Long Term Job Seeker Needs Help!

Q. I have been unemployed for over a year. I have applied to hundreds of jobs and only had a few interviews here and there. Office work, retail… I’ve been applying to everything with no luck. Since I’m home most of the day, I’ve decided to work on my dream of becoming an author. I’ve finished a novel (that hasn’t been published yet) and I wrote some short stories and freelance articles. I thought by putting I’m a writer on my resume would show that I’m proactive and I haven’t been sitting on my butt not doing anything the past year. Putting this on my resume has backfired because the past few job interviews I’ve been on, the interviewer implies that I would rather stay home to write then work for them. I’m barely making any money and I need a real job. How do I get a hiring manager to understand I’m serious about getting hired?


A. Your job search so far seems to be defined by what you haven’t done more than what you have done over the last year. While I applaud working on your writing skills, effective job seekers aren’t “home most of the day”. Take a look at where you find motivation. Is writing a “dream”, or an actual goal? You have applied for every kind of job there is, but with no target, or action plan it will be very difficult to show that you are serious about getting hired.

Hiring managers want to see that you have maximized your time off, especially when it is an extended period of time. But they also want to know what it is you can do for them. They need to see the skills, experience, knowledge, and capabilities you have and how they make you successful in the position.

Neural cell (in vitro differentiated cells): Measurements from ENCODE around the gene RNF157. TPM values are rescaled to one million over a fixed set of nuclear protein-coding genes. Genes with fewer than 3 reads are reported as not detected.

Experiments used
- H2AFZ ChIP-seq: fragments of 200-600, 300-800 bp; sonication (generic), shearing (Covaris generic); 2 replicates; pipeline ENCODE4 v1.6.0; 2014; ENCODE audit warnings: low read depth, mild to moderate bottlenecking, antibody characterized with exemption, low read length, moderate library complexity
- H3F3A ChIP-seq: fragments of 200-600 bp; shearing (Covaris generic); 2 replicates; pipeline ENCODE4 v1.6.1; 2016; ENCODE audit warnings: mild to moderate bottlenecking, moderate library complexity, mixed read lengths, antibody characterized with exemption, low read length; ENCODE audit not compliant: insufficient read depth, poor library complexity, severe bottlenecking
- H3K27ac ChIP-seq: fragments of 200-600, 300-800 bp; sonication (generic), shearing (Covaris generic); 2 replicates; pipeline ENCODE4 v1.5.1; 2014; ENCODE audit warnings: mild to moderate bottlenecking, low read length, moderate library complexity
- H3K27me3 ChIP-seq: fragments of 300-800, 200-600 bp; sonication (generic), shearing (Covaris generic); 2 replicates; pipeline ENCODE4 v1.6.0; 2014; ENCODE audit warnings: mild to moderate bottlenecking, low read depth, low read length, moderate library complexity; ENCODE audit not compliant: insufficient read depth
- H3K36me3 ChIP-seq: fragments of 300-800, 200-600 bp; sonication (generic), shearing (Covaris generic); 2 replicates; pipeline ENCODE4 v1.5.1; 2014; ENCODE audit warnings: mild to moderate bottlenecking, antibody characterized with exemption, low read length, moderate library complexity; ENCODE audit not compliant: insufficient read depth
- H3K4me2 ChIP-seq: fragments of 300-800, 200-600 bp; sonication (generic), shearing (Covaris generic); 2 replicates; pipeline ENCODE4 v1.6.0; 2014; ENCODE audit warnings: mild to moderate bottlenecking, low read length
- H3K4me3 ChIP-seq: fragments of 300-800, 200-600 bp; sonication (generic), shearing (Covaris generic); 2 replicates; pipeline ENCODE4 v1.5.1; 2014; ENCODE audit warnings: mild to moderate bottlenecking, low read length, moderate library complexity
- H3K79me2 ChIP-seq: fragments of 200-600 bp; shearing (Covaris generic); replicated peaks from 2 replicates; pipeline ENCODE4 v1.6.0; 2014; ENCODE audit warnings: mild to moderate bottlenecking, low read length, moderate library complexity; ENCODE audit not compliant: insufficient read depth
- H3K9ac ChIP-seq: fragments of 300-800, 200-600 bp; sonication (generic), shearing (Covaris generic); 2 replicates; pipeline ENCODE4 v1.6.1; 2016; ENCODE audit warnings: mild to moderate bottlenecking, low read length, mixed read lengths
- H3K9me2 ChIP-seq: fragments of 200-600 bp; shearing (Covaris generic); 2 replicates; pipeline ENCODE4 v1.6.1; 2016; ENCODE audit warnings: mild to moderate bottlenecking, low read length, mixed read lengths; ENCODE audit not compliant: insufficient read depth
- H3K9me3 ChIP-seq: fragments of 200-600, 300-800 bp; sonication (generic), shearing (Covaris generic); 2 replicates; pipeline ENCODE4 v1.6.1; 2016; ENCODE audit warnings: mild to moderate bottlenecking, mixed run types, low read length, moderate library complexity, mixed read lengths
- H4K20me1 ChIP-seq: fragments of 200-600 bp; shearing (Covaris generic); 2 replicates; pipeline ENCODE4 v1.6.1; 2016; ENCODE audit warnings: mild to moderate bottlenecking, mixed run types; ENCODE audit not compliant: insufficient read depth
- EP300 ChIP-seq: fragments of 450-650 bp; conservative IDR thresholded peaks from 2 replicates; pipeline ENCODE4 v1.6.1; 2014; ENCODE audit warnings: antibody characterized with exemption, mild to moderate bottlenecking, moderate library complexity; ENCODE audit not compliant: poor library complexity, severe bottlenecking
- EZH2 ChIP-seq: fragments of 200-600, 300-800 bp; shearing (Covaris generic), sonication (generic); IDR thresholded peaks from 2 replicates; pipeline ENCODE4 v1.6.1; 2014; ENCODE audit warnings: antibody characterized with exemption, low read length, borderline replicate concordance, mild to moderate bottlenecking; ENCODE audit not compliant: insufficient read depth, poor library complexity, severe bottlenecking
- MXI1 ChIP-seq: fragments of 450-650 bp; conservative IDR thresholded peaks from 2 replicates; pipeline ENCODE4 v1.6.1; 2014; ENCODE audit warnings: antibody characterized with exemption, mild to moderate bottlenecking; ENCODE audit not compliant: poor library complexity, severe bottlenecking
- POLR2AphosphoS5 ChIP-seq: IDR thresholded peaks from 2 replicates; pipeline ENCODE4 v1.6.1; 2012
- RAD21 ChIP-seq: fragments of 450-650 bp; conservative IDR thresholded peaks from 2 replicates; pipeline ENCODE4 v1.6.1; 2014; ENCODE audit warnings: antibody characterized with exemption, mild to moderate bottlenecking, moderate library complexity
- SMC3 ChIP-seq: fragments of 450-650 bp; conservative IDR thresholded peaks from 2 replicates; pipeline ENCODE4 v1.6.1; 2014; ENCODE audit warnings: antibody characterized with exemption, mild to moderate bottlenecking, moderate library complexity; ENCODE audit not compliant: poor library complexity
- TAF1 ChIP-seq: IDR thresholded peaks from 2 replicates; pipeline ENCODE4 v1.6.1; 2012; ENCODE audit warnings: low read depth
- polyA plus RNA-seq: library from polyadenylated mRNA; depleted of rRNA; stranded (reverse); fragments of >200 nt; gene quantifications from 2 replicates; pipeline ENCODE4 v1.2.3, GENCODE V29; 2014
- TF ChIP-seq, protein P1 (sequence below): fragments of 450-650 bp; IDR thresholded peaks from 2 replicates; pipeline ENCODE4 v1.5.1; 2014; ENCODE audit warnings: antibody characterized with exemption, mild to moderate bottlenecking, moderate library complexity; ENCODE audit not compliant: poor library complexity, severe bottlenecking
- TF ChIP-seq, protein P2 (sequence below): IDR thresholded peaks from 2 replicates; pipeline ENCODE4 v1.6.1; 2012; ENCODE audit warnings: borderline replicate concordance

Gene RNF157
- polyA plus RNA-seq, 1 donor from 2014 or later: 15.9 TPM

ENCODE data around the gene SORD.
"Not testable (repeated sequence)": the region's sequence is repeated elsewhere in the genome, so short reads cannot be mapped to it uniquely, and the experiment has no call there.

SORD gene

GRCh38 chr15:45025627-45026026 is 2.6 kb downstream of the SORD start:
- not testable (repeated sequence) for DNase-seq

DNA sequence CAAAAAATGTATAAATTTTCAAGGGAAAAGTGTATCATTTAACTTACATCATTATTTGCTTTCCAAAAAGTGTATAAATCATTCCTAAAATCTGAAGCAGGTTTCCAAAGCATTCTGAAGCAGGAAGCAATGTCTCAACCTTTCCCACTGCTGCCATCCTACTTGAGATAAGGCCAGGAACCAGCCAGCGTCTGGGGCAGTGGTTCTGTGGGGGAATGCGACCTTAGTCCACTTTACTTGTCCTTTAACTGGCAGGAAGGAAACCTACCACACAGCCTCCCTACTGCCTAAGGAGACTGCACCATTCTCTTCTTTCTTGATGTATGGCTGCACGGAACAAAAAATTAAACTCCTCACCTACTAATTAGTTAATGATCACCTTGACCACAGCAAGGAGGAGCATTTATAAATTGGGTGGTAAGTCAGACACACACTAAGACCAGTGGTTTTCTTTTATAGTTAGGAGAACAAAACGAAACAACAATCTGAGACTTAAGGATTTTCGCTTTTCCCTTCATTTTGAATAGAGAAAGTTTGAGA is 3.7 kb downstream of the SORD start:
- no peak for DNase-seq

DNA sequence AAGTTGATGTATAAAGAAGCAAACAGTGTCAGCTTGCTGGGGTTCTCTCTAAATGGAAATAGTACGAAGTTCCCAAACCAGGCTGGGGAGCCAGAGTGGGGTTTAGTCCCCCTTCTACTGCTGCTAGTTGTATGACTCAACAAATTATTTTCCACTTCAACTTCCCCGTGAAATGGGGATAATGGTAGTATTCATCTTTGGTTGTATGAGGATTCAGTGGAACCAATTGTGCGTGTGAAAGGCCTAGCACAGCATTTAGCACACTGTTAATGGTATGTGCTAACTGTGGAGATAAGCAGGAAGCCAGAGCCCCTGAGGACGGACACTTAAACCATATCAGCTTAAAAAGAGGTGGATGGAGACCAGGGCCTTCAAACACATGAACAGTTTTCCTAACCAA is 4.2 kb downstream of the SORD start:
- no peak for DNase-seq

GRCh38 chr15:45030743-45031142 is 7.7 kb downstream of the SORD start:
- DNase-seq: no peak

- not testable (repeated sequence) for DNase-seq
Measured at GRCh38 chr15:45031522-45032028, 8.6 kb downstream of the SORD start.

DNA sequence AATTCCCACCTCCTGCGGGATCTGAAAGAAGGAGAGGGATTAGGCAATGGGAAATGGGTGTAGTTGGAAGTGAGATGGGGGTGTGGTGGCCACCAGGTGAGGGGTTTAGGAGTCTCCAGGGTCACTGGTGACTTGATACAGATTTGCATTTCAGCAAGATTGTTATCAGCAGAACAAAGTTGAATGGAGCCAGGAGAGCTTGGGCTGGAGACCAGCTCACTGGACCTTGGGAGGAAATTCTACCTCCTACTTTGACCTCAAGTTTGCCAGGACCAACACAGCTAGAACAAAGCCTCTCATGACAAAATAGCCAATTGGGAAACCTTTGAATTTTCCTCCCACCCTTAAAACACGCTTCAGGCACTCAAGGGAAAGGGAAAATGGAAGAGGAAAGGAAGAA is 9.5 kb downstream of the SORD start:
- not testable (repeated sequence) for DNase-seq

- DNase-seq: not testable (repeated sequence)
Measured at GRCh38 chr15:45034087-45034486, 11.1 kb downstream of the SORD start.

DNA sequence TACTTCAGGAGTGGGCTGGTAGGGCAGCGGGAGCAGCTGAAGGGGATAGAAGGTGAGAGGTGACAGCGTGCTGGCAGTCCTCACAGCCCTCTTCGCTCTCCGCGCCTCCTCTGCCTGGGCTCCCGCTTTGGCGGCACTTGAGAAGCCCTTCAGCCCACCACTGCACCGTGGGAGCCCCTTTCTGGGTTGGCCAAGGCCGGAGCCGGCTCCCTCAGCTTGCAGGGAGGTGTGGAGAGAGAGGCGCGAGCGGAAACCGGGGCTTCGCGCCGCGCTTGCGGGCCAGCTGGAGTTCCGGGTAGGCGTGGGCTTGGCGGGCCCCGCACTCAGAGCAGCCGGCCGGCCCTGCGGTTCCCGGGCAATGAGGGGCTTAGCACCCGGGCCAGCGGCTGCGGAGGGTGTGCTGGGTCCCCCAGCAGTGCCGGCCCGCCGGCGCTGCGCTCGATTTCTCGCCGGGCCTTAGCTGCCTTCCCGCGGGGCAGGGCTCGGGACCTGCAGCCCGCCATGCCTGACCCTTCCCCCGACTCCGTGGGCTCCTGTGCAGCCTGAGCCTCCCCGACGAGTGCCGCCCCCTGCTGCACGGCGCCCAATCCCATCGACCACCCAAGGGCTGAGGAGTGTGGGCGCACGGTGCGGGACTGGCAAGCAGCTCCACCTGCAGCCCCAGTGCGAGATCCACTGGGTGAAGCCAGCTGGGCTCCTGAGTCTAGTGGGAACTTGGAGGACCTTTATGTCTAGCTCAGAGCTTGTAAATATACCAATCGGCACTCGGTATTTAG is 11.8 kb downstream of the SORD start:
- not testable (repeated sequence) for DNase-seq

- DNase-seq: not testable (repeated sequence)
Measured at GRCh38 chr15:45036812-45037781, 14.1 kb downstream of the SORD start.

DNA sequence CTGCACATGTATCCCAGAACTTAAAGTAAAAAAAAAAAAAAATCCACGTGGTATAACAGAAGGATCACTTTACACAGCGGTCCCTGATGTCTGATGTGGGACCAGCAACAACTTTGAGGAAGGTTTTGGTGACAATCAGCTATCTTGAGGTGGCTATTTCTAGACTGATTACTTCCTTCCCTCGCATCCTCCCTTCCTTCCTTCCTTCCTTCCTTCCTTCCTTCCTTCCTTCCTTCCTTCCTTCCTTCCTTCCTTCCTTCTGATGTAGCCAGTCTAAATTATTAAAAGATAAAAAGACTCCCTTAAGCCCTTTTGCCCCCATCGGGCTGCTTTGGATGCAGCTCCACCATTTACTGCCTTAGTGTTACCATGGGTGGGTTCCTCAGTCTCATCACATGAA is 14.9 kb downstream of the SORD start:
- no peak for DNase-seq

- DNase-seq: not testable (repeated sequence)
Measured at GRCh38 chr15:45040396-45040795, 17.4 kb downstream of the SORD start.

Many job seekers succumb to the pressure of finding a job and forget to focus on what they have to offer. Many people go right into action mode, without taking the time to do a self-assessment to identify their skills, values and interests. Doing this work will help you develop the right target, and strengthen your answers to interview questions.

Right now your writing is a great avocation. Often the best job matches are made when an avocation, hobby or interest, is woven into a career. Focus on jobs where your work experience can be combined with your writing. You may need to develop a portfolio of writing samples, especially if you were paid to write them. Develop a broad target by looking into a variety of industries and functions to see which positions need the skill set you bring, and get active.


You can’t conduct a successful job search at home. Build a great LinkedIn group. Set up face-to -face networking meetings to talk about the skill set you bring, and the kind of contribution you can make to an employer. Anticipate at least 100 face-to-face meetings before you find the right opportunity. It is a competitive market. Commit to using your skills in this next job. You can continue the writing and publishing on your own time, after you are employed.

Jump To Comments


This discussion has ended. Please join elsewhere on